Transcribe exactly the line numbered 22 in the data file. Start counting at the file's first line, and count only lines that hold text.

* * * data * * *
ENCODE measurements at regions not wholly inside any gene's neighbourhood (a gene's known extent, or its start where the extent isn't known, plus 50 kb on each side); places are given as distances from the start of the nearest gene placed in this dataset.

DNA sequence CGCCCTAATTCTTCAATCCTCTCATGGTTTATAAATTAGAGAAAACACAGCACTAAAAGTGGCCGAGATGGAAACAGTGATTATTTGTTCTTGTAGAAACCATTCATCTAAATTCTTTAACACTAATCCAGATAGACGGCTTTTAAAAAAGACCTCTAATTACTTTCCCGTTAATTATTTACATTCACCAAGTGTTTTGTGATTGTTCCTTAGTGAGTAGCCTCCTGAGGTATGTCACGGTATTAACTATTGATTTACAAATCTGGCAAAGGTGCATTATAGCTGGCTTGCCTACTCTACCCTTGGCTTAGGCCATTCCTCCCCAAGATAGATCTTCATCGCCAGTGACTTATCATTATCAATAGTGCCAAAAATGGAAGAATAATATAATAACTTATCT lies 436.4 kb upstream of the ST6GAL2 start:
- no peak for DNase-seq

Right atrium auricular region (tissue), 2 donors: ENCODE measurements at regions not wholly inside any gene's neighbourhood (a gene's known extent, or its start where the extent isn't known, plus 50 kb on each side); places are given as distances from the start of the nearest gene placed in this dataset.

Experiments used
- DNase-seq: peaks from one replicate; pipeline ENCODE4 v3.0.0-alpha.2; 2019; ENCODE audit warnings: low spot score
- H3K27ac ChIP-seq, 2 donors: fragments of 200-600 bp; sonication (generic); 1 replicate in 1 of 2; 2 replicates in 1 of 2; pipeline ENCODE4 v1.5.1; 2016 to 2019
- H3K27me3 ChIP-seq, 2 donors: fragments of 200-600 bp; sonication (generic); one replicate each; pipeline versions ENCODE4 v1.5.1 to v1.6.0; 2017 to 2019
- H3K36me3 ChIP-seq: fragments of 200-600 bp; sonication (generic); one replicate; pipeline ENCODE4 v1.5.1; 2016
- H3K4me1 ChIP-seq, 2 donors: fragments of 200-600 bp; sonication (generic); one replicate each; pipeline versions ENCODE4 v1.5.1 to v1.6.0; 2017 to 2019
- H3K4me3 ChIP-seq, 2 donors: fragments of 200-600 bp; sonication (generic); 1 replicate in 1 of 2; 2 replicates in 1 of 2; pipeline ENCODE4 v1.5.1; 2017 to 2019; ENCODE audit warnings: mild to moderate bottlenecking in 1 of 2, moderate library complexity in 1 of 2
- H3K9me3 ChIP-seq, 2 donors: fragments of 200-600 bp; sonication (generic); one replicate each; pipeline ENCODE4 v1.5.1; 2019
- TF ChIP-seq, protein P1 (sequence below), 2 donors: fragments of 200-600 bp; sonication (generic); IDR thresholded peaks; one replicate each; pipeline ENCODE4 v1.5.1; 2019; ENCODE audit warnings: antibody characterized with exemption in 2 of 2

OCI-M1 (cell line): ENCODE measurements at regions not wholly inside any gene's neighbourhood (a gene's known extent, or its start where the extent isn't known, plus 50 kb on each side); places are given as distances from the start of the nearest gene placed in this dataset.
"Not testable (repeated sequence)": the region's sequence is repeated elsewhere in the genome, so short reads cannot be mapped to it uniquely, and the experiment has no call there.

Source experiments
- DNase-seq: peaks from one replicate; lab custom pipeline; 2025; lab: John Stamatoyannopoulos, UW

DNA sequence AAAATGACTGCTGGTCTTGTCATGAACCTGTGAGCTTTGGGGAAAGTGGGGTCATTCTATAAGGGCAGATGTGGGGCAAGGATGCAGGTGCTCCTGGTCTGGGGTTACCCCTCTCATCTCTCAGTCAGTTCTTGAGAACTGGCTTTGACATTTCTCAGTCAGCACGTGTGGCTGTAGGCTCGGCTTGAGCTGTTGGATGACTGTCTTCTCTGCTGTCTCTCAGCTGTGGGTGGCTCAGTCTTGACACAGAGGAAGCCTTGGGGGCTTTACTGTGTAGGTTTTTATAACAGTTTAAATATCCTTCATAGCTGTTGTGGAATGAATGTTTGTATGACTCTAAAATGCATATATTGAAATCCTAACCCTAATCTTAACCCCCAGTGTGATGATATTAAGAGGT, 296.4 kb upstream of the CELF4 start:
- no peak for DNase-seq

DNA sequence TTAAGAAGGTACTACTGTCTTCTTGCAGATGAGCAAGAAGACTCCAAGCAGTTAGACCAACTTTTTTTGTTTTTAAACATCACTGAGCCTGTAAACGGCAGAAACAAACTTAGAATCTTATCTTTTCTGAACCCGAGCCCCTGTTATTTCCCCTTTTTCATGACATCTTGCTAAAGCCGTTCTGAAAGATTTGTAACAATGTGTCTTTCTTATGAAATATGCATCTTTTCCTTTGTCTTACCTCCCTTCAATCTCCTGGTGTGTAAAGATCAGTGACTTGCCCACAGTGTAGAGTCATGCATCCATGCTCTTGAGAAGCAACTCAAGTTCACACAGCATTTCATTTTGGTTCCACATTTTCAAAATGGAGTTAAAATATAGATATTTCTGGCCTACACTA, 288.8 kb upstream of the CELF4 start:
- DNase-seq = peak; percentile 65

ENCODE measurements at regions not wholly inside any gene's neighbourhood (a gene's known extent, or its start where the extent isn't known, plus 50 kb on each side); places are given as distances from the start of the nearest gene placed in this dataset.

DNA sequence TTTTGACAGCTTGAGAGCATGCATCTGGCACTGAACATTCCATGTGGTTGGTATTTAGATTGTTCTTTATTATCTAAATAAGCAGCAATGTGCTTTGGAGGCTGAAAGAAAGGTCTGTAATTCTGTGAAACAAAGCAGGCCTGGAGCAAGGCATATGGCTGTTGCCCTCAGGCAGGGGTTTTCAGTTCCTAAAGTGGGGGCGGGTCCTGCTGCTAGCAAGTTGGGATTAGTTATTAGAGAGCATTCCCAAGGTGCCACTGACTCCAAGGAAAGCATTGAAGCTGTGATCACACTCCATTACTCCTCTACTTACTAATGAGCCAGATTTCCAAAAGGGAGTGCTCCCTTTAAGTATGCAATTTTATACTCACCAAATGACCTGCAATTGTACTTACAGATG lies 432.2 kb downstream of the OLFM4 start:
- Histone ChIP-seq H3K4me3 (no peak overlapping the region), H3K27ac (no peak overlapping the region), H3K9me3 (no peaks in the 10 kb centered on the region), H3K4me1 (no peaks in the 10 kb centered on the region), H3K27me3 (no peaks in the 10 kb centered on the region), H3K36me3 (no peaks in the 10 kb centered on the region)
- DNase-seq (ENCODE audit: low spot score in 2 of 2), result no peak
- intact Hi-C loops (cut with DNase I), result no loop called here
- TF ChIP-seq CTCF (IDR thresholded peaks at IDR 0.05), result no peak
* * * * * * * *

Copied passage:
ENCODE measurements at regions not wholly inside any gene's neighbourhood (a gene's known extent, or its start where the extent isn't known, plus 50 kb on each side); places are given as distances from the start of the nearest gene placed in this dataset.